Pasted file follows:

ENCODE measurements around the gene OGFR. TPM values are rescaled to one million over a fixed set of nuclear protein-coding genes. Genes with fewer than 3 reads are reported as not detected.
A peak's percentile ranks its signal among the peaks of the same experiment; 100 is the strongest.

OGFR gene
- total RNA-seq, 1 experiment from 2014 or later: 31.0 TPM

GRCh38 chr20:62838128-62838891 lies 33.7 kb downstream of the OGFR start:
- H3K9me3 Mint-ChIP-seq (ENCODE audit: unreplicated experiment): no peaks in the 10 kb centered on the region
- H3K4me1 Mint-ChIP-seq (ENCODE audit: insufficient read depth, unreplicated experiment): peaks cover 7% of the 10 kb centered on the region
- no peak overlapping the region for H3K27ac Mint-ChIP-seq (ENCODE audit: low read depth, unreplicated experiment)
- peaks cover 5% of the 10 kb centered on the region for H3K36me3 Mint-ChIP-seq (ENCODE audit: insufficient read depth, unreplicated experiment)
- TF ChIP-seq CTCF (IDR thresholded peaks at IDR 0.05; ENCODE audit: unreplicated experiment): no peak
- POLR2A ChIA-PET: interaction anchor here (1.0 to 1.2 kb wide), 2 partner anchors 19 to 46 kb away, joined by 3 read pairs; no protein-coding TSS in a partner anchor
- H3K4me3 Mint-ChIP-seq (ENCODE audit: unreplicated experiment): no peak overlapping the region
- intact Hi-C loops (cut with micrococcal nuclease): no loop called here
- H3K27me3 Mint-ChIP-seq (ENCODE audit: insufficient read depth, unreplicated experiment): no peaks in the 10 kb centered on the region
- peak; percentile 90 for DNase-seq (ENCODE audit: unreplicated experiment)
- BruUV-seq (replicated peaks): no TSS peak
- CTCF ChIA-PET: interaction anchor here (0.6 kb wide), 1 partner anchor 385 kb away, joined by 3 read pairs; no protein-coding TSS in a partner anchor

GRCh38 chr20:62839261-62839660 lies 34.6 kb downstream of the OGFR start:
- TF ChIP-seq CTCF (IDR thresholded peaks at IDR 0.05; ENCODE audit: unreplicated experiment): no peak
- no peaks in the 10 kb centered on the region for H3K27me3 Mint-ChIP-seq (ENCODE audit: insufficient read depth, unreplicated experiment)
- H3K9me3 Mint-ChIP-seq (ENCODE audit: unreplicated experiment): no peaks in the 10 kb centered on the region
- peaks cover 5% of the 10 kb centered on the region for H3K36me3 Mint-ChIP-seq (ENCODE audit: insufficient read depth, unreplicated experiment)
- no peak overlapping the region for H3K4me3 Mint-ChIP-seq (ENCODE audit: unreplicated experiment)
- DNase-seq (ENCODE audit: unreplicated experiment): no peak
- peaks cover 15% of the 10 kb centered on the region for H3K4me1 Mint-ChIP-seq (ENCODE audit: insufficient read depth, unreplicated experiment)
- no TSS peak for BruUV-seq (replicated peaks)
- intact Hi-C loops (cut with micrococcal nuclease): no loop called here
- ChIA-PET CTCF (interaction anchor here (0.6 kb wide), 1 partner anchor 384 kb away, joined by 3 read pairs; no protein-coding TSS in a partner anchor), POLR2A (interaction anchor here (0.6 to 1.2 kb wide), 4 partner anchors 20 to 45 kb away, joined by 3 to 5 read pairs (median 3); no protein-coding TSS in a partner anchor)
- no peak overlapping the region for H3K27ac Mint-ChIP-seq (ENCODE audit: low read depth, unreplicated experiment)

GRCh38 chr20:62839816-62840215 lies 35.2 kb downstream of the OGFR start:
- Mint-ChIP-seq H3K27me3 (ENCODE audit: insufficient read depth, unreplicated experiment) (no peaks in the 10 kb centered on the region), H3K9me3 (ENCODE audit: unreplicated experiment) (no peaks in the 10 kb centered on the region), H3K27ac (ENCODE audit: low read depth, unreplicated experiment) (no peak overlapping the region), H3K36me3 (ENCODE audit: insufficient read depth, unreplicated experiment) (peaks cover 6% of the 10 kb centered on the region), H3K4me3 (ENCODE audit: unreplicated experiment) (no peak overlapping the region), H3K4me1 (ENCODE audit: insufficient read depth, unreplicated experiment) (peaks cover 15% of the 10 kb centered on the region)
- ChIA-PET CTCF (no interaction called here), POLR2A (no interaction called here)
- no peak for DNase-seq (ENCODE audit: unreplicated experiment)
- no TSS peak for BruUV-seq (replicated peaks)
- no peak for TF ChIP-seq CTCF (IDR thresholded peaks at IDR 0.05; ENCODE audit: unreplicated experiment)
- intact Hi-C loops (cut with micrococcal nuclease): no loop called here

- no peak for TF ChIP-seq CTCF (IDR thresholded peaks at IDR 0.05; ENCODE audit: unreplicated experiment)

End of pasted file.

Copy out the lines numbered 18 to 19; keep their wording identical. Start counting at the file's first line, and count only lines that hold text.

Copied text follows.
GRCh38 chr20:62839261-62839660 lies 34.6 kb downstream of the OGFR start:
- TF ChIP-seq CTCF (IDR thresholded peaks at IDR 0.05; ENCODE audit: unreplicated experiment): no peak